Regular readers of this blog may remember that a few weeks ago I was wishing I had a clutter mountain so I could experience the uplifting sense of achievement and freedom that clearing it would give me.
Long-standing readers will also know that I declutter my house on a rotating schedule, sorting through one area a month and getting round the whole house once every three years.
Well, that’s how it usually goes…
This summer I’ve got behind. Until a couple of weekends ago, I hadn’t done any decluttering since May.
My excuse was that I’d been busy developing and launching Clear Your Clutter, Stay Clutter-Free and Live The Life You Want. There was more to it than that though. It was also (I finally admitted to myself) that I was avoiding the areas that I’d committed to doing this summer – three of the four sections into which I’ve divided my loft for decluttering purposes.
Why was I avoiding them?
Because I knew there were challenging decisions to be made. Those areas contained lots of clutter that I knew was going to be tough.
There was stuff that could potentially be useful one day – although it wasn’t clear when. Things I hadn’t used for a long time.
Like three plastic swing bins. I used them to sort waste for recycling when I had big house parties. I haven’t had a big house party in a long time though, and if I did have one I could find another way to manage waste. I lent them to a community group a few years ago when they had an event, and it was conceivable I could do that again. Was that a good enough reason to hold onto them though?
On the one hand, they might be useful in the future. And they weren’t doing any harm in the loft. It’s not as though I actually need the space for something else.
On the other hand, they were just going to waste up there when someone else could be using them on a day to day basis.
There was stuff that needed action. Like two old computers, at least one of which didn’t work. When I replaced them, I put them in the loft in case I could use the components in the future. That was years ago though so it’s clear by now that I’m not going to use them. However, I couldn’t let them go without making sure the hard drives were clear of data, and I didn’t know how to do that.
There was stuff I was holding onto for irrational reasons. Keeping the results of bad purchasing decisions rather than face up to the fact that I’d wasted my money (in the same way as with the Kangoo Jumps I talk about in this video). Stuff like five drybags – watertight plastic bags that kayakers use to keep their gear dry. I bought them to protect my stuff when I was backpacking but they turned out to be unsuitable and I’ve never used them.
There was lots of sentimental stuff. Photos of childhood holidays, presents from ex-boyfriends, angst-ridden teenage diaries…
Most daunting of all, there were three storage boxes full of school exercise books and notes from my Psychology degree and my Masters degree in Social Research. Years of work went into creating them. Years of my life! And I couldn’t help wondering if some of them might be useful one day. I use statistical techniques on Papworth Research & Consultancy Ltd assignments and I had notes from three statistics courses – my Statistics A level, plus modules from both my degrees.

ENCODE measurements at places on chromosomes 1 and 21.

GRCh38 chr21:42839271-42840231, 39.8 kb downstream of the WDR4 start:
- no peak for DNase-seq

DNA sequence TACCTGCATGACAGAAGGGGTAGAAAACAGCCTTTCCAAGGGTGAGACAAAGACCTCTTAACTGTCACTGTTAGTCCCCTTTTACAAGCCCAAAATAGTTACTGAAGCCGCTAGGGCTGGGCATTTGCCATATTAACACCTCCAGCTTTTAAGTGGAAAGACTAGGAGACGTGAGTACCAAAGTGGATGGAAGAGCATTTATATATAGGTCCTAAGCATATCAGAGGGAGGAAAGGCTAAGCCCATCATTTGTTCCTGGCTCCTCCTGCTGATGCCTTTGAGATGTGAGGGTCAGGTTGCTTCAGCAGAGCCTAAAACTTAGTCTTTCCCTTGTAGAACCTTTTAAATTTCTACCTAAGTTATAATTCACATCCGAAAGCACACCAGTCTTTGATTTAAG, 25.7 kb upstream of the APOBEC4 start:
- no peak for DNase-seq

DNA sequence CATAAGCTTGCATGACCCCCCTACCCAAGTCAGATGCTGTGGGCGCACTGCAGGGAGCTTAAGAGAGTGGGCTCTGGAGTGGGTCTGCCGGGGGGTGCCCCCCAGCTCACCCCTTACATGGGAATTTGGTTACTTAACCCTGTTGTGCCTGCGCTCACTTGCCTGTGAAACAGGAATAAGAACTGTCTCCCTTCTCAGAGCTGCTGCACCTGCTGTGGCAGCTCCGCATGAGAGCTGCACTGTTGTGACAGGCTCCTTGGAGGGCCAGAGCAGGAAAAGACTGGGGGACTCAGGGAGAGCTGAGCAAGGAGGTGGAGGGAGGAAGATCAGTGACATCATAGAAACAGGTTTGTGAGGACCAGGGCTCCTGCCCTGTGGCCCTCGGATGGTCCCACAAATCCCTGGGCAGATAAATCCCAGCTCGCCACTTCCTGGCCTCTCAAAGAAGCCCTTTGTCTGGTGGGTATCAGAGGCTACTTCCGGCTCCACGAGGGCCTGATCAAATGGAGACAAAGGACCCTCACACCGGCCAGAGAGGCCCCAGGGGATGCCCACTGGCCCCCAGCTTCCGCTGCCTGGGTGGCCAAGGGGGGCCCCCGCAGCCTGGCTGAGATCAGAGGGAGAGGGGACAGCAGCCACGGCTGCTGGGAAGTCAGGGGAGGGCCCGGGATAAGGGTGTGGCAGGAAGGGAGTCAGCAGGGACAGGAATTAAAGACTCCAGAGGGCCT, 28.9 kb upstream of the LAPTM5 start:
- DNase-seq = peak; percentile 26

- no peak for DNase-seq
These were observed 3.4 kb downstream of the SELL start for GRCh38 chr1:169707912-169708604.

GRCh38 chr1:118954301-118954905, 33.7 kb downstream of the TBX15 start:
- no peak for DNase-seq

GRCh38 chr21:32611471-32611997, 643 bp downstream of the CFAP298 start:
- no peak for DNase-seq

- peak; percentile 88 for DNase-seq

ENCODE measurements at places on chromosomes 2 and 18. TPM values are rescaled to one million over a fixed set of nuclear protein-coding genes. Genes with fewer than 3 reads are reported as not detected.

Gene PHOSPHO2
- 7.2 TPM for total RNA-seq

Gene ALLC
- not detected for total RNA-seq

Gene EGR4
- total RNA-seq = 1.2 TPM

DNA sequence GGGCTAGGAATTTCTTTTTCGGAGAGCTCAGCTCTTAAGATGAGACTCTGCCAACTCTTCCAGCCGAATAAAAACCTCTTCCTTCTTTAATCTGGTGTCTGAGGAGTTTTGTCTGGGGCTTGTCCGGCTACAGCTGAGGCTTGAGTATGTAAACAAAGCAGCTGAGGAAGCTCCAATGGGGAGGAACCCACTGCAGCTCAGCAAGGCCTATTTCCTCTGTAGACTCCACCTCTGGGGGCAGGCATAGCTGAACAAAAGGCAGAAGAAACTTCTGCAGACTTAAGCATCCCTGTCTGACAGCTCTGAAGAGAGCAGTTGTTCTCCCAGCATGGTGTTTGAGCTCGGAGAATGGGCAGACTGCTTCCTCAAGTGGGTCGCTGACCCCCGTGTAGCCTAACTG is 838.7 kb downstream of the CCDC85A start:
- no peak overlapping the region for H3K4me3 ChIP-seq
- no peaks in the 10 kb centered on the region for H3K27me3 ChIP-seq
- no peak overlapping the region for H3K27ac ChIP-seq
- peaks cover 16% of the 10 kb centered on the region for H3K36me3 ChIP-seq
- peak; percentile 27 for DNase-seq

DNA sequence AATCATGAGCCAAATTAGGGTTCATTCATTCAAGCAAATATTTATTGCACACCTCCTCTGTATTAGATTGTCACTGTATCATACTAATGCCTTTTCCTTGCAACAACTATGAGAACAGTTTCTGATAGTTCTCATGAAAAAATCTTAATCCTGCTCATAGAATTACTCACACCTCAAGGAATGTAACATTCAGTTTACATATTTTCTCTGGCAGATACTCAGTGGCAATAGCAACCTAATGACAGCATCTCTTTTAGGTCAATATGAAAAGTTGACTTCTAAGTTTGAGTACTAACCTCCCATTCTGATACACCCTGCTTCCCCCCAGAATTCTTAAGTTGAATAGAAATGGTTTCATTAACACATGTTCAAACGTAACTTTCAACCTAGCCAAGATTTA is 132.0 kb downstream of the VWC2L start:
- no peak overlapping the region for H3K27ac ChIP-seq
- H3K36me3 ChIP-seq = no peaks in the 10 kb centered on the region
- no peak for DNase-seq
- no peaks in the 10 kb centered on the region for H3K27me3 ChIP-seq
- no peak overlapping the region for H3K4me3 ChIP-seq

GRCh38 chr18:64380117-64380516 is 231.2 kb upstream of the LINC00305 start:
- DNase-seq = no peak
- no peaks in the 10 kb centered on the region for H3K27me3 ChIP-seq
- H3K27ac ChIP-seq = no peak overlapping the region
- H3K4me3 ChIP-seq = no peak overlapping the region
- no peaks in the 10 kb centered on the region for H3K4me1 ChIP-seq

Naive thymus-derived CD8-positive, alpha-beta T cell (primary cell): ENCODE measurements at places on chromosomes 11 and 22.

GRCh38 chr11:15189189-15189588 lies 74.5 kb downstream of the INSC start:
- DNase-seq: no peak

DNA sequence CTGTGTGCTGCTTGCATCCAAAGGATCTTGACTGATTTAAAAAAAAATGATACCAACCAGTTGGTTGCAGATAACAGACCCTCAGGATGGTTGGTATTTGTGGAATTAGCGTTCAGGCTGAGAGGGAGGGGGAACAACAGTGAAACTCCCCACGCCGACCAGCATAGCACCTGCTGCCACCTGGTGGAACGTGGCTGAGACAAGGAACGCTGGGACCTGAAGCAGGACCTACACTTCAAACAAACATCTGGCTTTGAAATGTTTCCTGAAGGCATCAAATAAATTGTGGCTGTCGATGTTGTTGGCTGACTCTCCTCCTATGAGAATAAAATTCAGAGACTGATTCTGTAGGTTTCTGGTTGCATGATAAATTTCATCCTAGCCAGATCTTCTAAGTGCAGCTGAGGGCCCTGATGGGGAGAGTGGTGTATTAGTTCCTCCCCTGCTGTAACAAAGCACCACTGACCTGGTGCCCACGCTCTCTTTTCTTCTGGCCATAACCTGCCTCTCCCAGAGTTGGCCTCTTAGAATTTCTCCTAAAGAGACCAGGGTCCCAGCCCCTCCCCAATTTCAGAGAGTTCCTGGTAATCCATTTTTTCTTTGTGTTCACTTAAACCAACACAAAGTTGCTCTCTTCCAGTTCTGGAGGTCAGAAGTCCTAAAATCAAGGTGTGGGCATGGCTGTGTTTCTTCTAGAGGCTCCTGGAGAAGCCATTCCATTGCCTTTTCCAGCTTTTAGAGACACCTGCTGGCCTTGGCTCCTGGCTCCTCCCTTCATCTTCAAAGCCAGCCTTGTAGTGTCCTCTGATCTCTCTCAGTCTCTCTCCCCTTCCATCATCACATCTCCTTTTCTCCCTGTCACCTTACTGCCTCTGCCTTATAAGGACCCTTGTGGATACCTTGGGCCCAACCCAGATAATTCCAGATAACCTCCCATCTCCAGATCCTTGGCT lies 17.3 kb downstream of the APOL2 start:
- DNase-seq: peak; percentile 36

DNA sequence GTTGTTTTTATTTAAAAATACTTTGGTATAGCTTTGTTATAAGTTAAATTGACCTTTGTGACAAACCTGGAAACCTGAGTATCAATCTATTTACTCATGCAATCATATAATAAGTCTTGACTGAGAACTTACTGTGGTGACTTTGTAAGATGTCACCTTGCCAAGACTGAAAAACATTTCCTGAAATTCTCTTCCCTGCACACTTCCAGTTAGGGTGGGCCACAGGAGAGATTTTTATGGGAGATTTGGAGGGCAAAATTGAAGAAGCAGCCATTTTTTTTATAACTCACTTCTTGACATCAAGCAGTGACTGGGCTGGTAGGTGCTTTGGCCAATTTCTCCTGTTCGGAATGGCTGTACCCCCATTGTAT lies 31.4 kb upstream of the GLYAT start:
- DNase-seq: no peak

At first, I got hit by clutter-overwhelm. I found myself standing in the loft with my hands on my hips, looking at it all, puffing out my cheeks and thinking ‘Where should I start!?’
Then I started cherry-picking. Wandering around the loft moving the odd item about or spotting something that could definitely go.
Then I realised that, if I was going to get this done, I was going to need to draw on all the coaching and training that I make available to you guys. Be systematic. Believe that I could get it done. Accept that I might not get it done all in one go. Break it down into chunks. Keep my promises to myself. Go easy on myself…
So I got stuck in.
As I was decluttering, I was mindful of what came up for me and how I experienced the process. And I noticed that I followed some elements of my own guidance, and not others.
Keep on top of it by decluttering regularly
Clearly, I’d slipped on this one. And it was interesting to note the effect of that. The more behind I got, the more reluctant I became to catch up. The task seemed more and more daunting and it was harder and harder to get started. Of course, as soon as I did get started, that feeling went away. The best way to shift that feeling of overwhelm is to get into action.
Don’t do more than two hours in any one go
Hmm. Once I’d got the bit between my teeth, there was no stopping me. I ended up spending two full days on it. I guess it was because I could see the end of the task so clearly. If I’d had much more to do, I might not have chosen to do it all in one go. I’d still advise others to do it in smaller chunks, though there’s no hard and fast rules about it. If you want to do more, go for it.